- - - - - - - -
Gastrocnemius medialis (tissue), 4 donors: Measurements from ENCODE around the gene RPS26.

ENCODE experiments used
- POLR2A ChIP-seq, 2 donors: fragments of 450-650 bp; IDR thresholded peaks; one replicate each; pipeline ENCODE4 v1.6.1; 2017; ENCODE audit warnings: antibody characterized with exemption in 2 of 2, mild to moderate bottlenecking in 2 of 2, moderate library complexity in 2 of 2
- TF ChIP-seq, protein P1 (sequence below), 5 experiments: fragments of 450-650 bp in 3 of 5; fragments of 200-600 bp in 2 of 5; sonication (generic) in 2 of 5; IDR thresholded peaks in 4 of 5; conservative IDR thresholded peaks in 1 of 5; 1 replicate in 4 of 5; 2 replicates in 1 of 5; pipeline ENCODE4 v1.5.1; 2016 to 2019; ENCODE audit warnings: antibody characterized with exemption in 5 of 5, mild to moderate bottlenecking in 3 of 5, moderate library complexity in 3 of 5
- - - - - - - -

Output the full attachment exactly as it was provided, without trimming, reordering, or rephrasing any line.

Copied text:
Gastrocnemius medialis (tissue), 4 donors: Measurements from ENCODE around the gene RPS26.

ENCODE experiments used
- POLR2A ChIP-seq, 2 donors: fragments of 450-650 bp; IDR thresholded peaks; one replicate each; pipeline ENCODE4 v1.6.1; 2017; ENCODE audit warnings: antibody characterized with exemption in 2 of 2, mild to moderate bottlenecking in 2 of 2, moderate library complexity in 2 of 2
- TF ChIP-seq, protein P1 (sequence below), 5 experiments: fragments of 450-650 bp in 3 of 5; fragments of 200-600 bp in 2 of 5; sonication (generic) in 2 of 5; IDR thresholded peaks in 4 of 5; conservative IDR thresholded peaks in 1 of 5; 1 replicate in 4 of 5; 2 replicates in 1 of 5; pipeline ENCODE4 v1.5.1; 2016 to 2019; ENCODE audit warnings: antibody characterized with exemption in 5 of 5, mild to moderate bottlenecking in 3 of 5, moderate library complexity in 3 of 5